Anchoring Phenomenon

Objects move in different ways during physical activities on the playground.

Lesson Concept

Students communicate information about observations of the motion of objects on a playground and what causes the objects to move in order to determine initial criteria for the solution to the problem.

Identified Problem

A school can’t reopen the playground until it receives a design for a new playground structure.


Click here for NGSS, CCSS–ELA, and California ELD standards.

Time | Materials | Advance Preparation


135 minutes

Part I15 minutesEngage
Part II60 minutesExplore 1/Explain 1
Part III60 minutesExplore 2/Explain 2


Whole Class



Advance Preparation

  1. Gather materials.
  2. Assess playground(s) for activities (i.e. swings, slides, climbing structures, teeter-totter, horizontal bars, tetherball, playground balls or equipment, etc.) from which students will observe motion.
  3. Review TalkScience resource to determine when best to use this resource in student‑to‑student discourse.
  4. Make copies of 3.1.H1: Motion Observation recording sheet for each student.

Part I

Engage (15 minutes)

Obtain and communicate information describing patterns of movement on the playground.

  1. Present students with the design problem and the goal. Display 3.1.R1: Design a Playground. Say, “Suppose we arrived at school today only to find that the playground area was closed because there is a plan to replace the playground with new playground structures and activities. The school cannot rebuild and open the playground until it receives a design for new equipment and games.

    The school wants you, the students, to design new playground structures and activities that use the concepts of force and motion. Your challenge will be to use the engineering process to design and build a model for a new playground structure or activity and write an argument with evidence about why this design is the best.”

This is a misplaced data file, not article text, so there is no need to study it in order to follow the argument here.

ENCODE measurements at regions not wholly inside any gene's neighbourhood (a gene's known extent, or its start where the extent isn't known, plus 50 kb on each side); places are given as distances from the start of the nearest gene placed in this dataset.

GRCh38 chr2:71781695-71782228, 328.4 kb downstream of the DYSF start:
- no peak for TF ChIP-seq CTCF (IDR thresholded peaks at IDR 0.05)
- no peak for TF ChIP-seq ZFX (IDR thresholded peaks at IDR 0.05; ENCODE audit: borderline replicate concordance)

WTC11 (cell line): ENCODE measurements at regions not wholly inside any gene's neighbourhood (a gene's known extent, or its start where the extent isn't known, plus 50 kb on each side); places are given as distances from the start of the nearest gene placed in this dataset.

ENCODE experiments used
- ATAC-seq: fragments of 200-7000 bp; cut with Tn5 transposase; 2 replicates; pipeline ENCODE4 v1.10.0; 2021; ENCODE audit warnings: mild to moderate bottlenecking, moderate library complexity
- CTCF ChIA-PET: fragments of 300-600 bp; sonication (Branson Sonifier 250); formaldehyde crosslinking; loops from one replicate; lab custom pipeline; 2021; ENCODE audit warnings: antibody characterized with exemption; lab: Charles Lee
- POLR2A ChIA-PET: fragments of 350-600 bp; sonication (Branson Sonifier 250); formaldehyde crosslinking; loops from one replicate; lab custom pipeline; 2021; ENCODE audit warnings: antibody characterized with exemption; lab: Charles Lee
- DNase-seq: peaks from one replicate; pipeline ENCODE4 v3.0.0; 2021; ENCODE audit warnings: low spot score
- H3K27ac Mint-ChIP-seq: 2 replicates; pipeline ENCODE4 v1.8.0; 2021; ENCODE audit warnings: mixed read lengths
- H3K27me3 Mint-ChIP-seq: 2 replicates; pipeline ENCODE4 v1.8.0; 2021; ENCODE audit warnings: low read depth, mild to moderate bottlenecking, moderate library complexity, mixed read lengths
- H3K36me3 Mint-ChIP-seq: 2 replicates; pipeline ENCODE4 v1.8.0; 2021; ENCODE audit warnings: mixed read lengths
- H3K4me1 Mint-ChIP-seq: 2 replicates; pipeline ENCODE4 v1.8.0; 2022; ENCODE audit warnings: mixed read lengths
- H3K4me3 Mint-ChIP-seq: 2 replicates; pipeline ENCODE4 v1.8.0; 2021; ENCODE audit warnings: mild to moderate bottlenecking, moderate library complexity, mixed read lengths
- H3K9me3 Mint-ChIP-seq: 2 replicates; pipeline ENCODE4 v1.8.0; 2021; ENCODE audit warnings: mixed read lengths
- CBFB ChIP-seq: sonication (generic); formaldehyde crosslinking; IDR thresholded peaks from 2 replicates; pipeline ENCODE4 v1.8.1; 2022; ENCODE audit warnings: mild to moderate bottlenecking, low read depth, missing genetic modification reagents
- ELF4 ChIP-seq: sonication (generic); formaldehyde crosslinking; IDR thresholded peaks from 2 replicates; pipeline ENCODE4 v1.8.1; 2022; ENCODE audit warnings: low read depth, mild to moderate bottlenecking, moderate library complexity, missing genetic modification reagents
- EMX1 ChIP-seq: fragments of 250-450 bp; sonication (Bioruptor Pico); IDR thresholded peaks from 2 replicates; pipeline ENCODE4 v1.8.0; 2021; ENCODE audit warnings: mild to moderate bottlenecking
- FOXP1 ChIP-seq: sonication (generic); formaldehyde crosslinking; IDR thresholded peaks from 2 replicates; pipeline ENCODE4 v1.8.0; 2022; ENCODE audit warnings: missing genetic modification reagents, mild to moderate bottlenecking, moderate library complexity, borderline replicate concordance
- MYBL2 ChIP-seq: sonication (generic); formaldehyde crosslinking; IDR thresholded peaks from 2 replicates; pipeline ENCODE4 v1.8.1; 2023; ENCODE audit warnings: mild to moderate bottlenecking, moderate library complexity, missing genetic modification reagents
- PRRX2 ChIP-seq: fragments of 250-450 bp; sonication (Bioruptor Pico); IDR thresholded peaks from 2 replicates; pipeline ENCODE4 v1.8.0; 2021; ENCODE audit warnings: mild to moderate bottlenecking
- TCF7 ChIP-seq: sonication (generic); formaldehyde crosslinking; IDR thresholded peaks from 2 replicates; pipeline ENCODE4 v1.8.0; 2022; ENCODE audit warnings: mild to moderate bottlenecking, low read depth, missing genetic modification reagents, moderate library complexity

2. Ask students to turn to their neighbor and discuss why we have a playground. What can we do at recess that we can’t do in the classroom? As students share, record their ideas on a classroom chart.
    Leading Questions:
    “Why do we have a playground? I think _____.
    What can we do at recess that we can’t do in the classroom?”
    Expected Student Response:
    • We have playgrounds so that we can move around and not have to sit all day.
    • We can run, play games, and move anywhere we want.

    Connect “why” students think recess is necessary to the question about what is their favorite activity in terms of movement.

  4. Continue the partner discussion, asking students to name their favorite playground activity, the type of movement they can do, and why they like it. Ask students to record their ideas in their science notebook.
    Leading Question:
    “When on the playground, I like to _____ because _____.”
    Expected Student Response:
    • I like to play soccer because it’s fun to run up and down the field.
    • I like to skip rope because I get to hop and sing with my friends.
    • I like to play four-square because I get to hit the ball to my friends.
  5. Ask a few to share with the whole group their favorite playground activity, the type of movement they can do, and why they like it. Chart only the activity.

    Keep this chart for reference in Step 16. Review the chart of the types of activities students like. If students listed basketball, soccer, and tug-of-war, circle them on the chart. If not, add them to the chart, stating that these are the activities they will be investigating during the next few days.

Part II

Explore 1/Explain 1 (60 minutes)

Use observations to describe movement on the playground, noting what causes the movement.